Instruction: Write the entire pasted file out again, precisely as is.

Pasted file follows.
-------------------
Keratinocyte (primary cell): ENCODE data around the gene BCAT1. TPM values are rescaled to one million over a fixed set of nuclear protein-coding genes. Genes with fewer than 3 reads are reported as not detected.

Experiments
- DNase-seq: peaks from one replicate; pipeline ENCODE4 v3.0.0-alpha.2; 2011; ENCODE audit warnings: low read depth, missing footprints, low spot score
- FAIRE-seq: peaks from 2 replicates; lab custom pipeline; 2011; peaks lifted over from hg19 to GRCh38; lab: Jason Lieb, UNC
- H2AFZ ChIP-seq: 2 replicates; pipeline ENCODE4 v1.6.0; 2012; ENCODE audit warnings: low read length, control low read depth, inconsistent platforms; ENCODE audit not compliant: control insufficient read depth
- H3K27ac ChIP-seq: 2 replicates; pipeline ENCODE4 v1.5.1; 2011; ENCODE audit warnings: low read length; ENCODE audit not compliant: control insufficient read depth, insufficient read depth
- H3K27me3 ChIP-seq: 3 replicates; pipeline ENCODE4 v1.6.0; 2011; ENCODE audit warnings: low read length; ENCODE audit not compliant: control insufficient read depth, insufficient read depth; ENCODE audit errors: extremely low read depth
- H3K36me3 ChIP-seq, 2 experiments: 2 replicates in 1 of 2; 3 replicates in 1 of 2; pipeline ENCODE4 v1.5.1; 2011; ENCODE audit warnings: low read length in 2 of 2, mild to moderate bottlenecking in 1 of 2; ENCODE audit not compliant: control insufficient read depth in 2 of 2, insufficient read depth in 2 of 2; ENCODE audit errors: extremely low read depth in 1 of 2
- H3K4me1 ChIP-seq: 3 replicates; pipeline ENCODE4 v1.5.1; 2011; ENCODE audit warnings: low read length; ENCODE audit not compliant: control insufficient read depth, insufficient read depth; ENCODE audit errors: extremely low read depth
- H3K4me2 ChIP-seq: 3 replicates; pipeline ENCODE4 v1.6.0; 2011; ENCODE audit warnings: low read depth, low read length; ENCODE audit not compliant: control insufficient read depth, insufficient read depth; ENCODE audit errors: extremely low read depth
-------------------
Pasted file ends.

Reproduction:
Keratinocyte (primary cell): ENCODE data around the gene BCAT1. TPM values are rescaled to one million over a fixed set of nuclear protein-coding genes. Genes with fewer than 3 reads are reported as not detected.

Experiments
- DNase-seq: peaks from one replicate; pipeline ENCODE4 v3.0.0-alpha.2; 2011; ENCODE audit warnings: low read depth, missing footprints, low spot score
- FAIRE-seq: peaks from 2 replicates; lab custom pipeline; 2011; peaks lifted over from hg19 to GRCh38; lab: Jason Lieb, UNC
- H2AFZ ChIP-seq: 2 replicates; pipeline ENCODE4 v1.6.0; 2012; ENCODE audit warnings: low read length, control low read depth, inconsistent platforms; ENCODE audit not compliant: control insufficient read depth
- H3K27ac ChIP-seq: 2 replicates; pipeline ENCODE4 v1.5.1; 2011; ENCODE audit warnings: low read length; ENCODE audit not compliant: control insufficient read depth, insufficient read depth
- H3K27me3 ChIP-seq: 3 replicates; pipeline ENCODE4 v1.6.0; 2011; ENCODE audit warnings: low read length; ENCODE audit not compliant: control insufficient read depth, insufficient read depth; ENCODE audit errors: extremely low read depth
- H3K36me3 ChIP-seq, 2 experiments: 2 replicates in 1 of 2; 3 replicates in 1 of 2; pipeline ENCODE4 v1.5.1; 2011; ENCODE audit warnings: low read length in 2 of 2, mild to moderate bottlenecking in 1 of 2; ENCODE audit not compliant: control insufficient read depth in 2 of 2, insufficient read depth in 2 of 2; ENCODE audit errors: extremely low read depth in 1 of 2
- H3K4me1 ChIP-seq: 3 replicates; pipeline ENCODE4 v1.5.1; 2011; ENCODE audit warnings: low read length; ENCODE audit not compliant: control insufficient read depth, insufficient read depth; ENCODE audit errors: extremely low read depth
- H3K4me2 ChIP-seq: 3 replicates; pipeline ENCODE4 v1.6.0; 2011; ENCODE audit warnings: low read depth, low read length; ENCODE audit not compliant: control insufficient read depth, insufficient read depth; ENCODE audit errors: extremely low read depth